keywords = "Budget, Demand uncertainty, Humanitarian operations, RUTF, UNICEF",
author = "Park, {John H.} and Burak Kazaz and Scott Webster",
year = "2018",
month = "1",
day = "1",
doi = "10.1111/poms.12849",
language = "English (US)",
journal = "Production and Operations Management",
issn = "1059-1478",
publisher = "Wiley-Blackwell",

}

TY - JOUR

T1 - Surface vs. Air Shipment of Humanitarian Goods under Demand Uncertainty

AU - Park, John H.

AU - Kazaz, Burak

AU - Webster, Scott

PY - 2018/1/1

Y1 - 2018/1/1

N2 - The combination of insufficient funds and limited information regarding the demand in regions of desperate need presents a great challenge to many humanitarian organizations. This study examines how a humanitarian organization can minimize the expected shortage in delivering relief aid to regions of need, either though surface or air transportation, in the presence of demand uncertainty with a budget constraint. The study makes four contributions. First, we show that when there is reserved supply for air transportation, it is optimal to provide a higher service level through surface shipment to regions with greater demand uncertainty. Second, we show that the demand variation plays a significant role in the allocation of funds between surface and air shipments. The reaction of the humanitarian organization to higher degrees of demand uncertainty can be determined by the optimal level of inventory purchased for surface shipment. If the optimal inventory for surface shipment is less than the mean demand, then we show that increasing degrees of demand uncertainty leads to increasing reliance on the air shipment option with greater levels of inventory reserved for air transportation and decreasing levels of inventory reserved for surface shipment. Third, when there are opportunities to invest in better forecasting, we find that a humanitarian organization should focus its resources on improving the demand forecast in one region as opposed to evenly allocating resources to all regions. Fourth, we show that the expected amount of shortages reduces with a higher number of regions to serve due to a risk-pooling effect.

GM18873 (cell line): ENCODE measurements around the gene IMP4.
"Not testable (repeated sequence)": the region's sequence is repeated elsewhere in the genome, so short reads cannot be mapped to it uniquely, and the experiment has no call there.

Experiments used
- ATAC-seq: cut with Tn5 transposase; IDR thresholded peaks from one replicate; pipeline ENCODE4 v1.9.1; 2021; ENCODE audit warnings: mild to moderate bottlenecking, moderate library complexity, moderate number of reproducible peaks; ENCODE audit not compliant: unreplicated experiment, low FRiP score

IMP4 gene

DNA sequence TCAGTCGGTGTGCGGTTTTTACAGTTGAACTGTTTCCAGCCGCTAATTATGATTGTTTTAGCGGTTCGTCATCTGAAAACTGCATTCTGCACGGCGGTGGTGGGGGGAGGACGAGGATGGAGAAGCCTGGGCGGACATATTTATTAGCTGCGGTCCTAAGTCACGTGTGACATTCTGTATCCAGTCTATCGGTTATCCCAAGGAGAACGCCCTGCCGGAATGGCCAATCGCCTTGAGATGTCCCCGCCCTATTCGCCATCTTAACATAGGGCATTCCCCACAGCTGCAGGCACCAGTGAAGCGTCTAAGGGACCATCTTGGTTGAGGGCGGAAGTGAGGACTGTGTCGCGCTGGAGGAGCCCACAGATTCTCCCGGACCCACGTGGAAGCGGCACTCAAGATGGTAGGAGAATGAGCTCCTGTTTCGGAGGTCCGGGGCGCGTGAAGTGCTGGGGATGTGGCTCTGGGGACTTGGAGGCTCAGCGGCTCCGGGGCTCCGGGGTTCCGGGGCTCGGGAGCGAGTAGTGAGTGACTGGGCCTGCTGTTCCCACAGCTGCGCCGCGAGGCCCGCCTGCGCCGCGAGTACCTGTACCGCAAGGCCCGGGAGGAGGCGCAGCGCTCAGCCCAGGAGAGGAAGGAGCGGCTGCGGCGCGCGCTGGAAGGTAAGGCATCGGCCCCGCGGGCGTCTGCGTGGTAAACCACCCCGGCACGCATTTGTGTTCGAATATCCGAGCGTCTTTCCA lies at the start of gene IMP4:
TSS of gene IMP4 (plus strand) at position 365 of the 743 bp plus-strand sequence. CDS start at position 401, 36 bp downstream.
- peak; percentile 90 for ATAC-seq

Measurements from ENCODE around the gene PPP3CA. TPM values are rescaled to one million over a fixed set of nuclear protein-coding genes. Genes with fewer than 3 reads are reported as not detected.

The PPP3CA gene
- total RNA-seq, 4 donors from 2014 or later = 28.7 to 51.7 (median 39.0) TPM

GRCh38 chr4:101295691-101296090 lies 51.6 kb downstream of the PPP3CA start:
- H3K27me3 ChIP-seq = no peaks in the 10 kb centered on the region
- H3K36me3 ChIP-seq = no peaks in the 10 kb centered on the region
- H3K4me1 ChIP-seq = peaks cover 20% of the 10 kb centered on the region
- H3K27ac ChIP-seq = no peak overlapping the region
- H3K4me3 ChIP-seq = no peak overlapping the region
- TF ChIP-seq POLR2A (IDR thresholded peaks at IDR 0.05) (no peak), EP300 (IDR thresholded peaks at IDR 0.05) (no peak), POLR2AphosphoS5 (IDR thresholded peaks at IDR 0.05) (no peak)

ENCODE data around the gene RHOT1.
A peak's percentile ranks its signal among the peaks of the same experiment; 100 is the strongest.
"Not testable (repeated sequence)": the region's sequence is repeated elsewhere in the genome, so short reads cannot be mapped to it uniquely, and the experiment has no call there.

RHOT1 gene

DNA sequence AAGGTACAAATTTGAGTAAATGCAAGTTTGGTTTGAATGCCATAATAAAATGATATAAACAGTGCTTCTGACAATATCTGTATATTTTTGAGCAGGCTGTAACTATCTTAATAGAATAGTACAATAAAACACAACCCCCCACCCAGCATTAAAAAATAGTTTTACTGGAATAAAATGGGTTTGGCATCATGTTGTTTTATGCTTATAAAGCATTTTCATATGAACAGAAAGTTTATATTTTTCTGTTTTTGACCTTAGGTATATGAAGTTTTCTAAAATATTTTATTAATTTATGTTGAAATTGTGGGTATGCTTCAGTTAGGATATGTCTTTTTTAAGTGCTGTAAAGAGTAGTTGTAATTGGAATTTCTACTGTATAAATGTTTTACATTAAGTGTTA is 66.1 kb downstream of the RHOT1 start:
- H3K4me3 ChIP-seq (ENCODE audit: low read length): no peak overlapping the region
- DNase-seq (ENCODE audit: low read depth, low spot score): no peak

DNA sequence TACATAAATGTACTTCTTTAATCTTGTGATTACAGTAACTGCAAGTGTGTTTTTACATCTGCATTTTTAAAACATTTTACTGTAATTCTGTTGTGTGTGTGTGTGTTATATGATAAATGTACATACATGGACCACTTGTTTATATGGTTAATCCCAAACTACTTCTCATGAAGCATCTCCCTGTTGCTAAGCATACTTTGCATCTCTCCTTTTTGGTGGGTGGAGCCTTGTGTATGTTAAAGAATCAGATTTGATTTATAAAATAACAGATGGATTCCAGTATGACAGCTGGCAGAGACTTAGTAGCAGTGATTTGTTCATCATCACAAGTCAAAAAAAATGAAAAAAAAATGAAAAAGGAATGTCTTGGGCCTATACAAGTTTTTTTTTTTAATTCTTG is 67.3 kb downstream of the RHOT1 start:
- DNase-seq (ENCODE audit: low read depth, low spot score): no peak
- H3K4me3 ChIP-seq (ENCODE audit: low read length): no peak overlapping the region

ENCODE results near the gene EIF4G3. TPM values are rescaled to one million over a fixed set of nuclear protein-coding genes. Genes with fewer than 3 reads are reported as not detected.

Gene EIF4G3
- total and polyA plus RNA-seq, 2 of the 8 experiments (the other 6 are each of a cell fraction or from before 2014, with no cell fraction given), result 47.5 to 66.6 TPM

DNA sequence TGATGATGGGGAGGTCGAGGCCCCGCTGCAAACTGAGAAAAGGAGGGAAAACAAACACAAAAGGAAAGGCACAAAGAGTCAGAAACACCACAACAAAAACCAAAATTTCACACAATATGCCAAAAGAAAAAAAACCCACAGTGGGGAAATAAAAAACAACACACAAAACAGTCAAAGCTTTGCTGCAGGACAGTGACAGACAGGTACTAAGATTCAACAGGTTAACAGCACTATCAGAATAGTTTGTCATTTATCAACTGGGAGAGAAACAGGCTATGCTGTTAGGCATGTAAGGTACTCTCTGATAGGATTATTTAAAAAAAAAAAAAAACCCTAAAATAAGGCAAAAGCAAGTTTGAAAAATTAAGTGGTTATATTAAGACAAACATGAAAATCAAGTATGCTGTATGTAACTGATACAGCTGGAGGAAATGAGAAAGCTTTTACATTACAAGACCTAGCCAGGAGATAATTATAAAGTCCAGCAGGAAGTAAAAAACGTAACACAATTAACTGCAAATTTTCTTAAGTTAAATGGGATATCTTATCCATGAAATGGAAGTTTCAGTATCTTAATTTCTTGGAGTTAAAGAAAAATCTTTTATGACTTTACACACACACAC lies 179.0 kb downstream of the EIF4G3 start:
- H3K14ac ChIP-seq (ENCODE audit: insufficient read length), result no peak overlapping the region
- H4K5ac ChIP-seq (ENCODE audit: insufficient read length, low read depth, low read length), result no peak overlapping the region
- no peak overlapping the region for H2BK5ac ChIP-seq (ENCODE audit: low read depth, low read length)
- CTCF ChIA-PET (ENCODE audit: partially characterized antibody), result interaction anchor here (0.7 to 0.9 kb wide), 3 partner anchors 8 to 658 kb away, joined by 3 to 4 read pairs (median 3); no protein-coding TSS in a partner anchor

AB - The combination of insufficient funds and limited information regarding the demand in regions of desperate need presents a great challenge to many humanitarian organizations. This study examines how a humanitarian organization can minimize the expected shortage in delivering relief aid to regions of need, either though surface or air transportation, in the presence of demand uncertainty with a budget constraint. The study makes four contributions. First, we show that when there is reserved supply for air transportation, it is optimal to provide a higher service level through surface shipment to regions with greater demand uncertainty. Second, we show that the demand variation plays a significant role in the allocation of funds between surface and air shipments. The reaction of the humanitarian organization to higher degrees of demand uncertainty can be determined by the optimal level of inventory purchased for surface shipment. If the optimal inventory for surface shipment is less than the mean demand, then we show that increasing degrees of demand uncertainty leads to increasing reliance on the air shipment option with greater levels of inventory reserved for air transportation and decreasing levels of inventory reserved for surface shipment. Third, when there are opportunities to invest in better forecasting, we find that a humanitarian organization should focus its resources on improving the demand forecast in one region as opposed to evenly allocating resources to all regions. Fourth, we show that the expected amount of shortages reduces with a higher number of regions to serve due to a risk-pooling effect.

KW - Budget

KW - Demand uncertainty

KW - Humanitarian operations

KW - RUTF

KW - UNICEF

UR - http://www.scopus.com/inward/record.url?scp=85042616311&partnerID=8YFLogxK

UR - http://www.scopus.com/inward/citedby.url?scp=85042616311&partnerID=8YFLogxK

U2 - 10.1111/poms.12849

DO - 10.1111/poms.12849

M3 - Article

JO - Production and Operations Management

JF - Production and Operations Management

SN - 1059-1478

ER -